In May, 120,000 people in northwestern Colombia were endangered by the potential collapse of a hydroelectric dam being developed by Empresas Públicas de Medellín (EPM), a client of Canada’s export credit agency. EPM is currently under investigation for possible corruption and environmental damage linked to the project.
Export Development Canada
In May Indian police shot and killed 13 people who were protesting pollution from a copper smelter owned by Vedanta Ltd, a client of Export Development Canada (EDC). In this letter, we seek answers from EDC's President and Chief Executive Officer regarding the actions taken by the public agency to respond to the shootings and the harms caused by its client's operations.
As leaders of the world’s richest countries gather at the G7 summit today, Canada’s prime minister intends to push for a commitment on climate change in the meeting’s final statement. But the government’s slow progress on a 2009 pledge to eliminate fossil fuel subsidies raises questions about Canada’s own commitment to cut emissions.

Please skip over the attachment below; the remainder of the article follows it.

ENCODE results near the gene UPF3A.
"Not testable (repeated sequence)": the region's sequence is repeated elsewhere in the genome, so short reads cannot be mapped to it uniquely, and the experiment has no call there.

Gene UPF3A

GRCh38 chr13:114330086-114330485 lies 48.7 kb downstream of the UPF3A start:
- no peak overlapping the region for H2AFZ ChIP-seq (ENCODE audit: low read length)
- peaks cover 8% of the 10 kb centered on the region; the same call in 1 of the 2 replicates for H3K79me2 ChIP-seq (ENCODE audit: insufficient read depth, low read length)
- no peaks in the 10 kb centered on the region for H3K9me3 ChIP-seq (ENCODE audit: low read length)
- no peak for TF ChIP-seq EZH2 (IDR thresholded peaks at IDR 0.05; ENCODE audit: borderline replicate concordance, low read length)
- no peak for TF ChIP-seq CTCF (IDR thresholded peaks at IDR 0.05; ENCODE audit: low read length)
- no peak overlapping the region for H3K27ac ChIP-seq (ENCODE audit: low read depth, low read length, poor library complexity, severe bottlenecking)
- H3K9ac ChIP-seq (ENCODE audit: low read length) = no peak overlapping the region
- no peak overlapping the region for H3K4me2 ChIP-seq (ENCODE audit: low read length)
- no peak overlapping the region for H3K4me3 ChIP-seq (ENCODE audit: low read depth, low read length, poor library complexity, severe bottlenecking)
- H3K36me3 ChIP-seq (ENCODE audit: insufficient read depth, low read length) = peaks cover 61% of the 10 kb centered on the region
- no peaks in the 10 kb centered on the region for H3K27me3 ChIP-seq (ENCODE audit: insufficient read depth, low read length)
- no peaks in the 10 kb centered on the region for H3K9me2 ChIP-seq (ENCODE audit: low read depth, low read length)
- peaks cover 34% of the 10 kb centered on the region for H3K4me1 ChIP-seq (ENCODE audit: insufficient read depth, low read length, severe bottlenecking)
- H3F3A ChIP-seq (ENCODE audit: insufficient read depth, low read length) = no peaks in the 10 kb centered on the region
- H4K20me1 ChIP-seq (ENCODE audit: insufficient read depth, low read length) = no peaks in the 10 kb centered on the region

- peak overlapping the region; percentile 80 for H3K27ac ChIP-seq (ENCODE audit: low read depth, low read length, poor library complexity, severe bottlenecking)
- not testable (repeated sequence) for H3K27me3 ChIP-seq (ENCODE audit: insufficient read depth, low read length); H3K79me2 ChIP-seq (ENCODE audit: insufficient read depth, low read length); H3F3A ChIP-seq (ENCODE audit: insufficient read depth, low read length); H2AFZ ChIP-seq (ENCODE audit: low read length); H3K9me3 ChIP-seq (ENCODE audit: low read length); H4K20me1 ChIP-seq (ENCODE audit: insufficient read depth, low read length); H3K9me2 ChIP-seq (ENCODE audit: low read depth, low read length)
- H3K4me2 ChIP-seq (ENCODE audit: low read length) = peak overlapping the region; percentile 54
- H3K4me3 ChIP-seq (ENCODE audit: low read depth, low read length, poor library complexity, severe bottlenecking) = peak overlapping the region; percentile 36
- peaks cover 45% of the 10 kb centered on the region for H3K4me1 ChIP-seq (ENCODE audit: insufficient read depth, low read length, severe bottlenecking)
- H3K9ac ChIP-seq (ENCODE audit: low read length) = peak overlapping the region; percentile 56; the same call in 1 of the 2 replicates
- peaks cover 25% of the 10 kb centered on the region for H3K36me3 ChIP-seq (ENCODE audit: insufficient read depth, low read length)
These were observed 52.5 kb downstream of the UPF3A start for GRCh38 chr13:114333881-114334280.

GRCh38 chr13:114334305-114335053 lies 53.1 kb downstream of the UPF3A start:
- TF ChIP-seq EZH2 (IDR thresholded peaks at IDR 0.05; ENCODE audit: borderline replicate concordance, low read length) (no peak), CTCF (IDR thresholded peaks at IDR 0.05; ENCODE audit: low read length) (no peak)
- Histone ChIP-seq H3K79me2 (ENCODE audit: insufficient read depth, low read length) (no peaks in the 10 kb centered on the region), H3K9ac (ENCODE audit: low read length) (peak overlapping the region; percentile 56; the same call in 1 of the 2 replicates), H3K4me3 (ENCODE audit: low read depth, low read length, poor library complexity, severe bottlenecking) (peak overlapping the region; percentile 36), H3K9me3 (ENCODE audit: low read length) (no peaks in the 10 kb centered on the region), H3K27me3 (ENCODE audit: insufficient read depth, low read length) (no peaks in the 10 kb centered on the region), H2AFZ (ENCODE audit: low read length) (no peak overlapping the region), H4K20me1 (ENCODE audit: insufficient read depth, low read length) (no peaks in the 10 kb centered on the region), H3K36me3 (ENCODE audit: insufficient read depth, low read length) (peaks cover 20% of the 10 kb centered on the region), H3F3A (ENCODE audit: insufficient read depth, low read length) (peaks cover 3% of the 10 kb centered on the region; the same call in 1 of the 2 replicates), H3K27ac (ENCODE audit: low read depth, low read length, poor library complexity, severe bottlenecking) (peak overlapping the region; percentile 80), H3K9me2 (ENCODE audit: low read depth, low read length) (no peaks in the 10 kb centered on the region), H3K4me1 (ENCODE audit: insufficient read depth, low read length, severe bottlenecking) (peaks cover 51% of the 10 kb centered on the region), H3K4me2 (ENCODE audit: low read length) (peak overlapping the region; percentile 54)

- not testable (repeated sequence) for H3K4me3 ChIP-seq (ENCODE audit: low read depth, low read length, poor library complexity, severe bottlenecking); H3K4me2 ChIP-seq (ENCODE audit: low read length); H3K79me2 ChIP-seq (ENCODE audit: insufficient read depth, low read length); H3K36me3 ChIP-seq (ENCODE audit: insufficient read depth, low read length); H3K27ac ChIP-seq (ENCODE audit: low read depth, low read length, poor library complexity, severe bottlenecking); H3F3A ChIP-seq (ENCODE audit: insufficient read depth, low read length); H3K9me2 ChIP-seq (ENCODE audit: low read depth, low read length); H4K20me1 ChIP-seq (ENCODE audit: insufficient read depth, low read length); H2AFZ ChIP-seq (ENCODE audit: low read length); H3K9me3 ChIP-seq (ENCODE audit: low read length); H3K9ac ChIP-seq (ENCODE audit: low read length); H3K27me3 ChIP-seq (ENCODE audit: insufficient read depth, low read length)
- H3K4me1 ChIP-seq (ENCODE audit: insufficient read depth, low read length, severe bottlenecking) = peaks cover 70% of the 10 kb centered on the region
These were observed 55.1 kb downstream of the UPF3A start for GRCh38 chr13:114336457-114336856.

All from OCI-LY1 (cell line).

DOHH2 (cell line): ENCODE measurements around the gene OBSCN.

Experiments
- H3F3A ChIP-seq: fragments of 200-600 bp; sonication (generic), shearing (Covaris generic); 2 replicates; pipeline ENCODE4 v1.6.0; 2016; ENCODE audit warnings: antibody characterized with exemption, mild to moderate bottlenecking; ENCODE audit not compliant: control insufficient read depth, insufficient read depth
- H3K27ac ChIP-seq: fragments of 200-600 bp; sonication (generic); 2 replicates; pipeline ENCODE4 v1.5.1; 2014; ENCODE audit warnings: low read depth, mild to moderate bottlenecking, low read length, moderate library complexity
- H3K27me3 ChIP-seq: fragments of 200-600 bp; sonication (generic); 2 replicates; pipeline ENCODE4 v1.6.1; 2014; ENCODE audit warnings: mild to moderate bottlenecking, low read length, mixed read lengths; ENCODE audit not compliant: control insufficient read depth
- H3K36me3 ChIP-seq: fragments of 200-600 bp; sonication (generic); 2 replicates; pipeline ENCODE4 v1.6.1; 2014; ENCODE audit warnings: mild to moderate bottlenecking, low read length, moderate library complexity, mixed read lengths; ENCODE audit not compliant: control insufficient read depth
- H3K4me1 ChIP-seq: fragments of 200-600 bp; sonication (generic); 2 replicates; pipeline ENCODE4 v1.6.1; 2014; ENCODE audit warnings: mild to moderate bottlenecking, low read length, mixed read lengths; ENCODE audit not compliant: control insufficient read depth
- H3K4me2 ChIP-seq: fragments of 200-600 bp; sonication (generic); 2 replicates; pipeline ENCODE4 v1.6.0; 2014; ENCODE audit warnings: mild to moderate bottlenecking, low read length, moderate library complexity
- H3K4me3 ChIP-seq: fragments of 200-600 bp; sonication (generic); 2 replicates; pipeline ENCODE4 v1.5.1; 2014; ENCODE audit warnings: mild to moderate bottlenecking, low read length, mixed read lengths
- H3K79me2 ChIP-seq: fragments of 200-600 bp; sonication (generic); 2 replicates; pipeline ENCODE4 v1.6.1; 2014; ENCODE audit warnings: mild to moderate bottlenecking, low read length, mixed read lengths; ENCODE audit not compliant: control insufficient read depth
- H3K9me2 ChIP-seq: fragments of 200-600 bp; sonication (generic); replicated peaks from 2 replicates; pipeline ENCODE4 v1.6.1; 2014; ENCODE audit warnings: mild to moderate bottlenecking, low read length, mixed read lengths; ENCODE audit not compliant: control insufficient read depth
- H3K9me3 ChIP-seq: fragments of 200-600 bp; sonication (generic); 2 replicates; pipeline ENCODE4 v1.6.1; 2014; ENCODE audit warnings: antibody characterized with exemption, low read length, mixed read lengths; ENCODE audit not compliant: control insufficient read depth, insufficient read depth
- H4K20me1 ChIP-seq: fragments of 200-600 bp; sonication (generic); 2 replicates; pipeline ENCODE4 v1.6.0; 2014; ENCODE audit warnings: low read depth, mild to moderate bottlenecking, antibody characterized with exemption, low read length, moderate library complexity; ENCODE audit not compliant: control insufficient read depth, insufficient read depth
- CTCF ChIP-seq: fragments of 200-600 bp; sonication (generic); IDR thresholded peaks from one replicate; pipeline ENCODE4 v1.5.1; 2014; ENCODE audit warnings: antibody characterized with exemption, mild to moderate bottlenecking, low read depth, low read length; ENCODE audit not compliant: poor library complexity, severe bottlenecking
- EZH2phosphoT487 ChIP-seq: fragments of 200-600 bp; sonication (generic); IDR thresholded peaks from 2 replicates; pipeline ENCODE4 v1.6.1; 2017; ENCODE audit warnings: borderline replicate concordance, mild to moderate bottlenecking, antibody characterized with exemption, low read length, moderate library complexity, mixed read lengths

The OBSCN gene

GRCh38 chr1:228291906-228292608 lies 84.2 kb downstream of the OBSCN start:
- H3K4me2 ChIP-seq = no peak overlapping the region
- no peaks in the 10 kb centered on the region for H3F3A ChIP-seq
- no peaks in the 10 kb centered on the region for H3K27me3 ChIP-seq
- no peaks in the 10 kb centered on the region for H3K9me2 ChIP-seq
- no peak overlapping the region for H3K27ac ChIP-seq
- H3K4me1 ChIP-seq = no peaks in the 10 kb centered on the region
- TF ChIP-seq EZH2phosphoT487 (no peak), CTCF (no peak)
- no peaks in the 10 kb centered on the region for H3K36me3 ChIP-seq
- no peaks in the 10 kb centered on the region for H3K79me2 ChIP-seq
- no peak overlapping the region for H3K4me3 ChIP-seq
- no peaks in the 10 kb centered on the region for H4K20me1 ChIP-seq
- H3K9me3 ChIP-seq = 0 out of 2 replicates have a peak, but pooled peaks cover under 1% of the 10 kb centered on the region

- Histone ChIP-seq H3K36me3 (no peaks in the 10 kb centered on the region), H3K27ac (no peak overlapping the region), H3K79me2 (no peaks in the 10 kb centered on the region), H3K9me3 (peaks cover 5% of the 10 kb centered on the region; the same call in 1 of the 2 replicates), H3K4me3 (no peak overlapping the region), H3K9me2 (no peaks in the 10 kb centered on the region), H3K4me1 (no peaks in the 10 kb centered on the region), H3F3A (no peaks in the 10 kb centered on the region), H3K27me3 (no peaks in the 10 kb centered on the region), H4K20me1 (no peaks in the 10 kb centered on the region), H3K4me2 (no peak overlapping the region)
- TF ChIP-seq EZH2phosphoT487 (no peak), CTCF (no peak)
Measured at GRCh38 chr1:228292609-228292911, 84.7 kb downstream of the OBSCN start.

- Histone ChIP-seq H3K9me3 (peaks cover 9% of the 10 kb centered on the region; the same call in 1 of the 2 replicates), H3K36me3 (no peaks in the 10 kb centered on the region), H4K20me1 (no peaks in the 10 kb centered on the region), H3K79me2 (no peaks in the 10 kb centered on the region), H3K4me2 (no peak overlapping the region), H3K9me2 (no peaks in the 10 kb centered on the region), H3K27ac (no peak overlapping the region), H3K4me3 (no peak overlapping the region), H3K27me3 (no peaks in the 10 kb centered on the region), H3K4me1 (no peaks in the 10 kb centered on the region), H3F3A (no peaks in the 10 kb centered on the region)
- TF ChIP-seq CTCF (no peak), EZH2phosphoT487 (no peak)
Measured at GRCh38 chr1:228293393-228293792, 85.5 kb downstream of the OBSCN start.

Last month 13 people protesting the expansion of a copper smelter owned by Vedanta Limited were shot and killed by police in the Indian state of Tamil Nadu. Vedanta Ltd. is financed by the Canadian government despite being blacklisted on human rights and environmental grounds by many investors.
Above Ground has long questioned Export Development Canada’s assessment of environmental and human rights risks posed by its clients' operations. Now the auditor general is warning there are “significant deficiencies” in the agency’s overall management of risk.
Export Development Canada is mishandling loan risks and keeping board members in the dark about key financing arrangements, according to a scathing report by federal Auditor-General Michael Ferguson. By Barrie McKenna | The Globe and Mail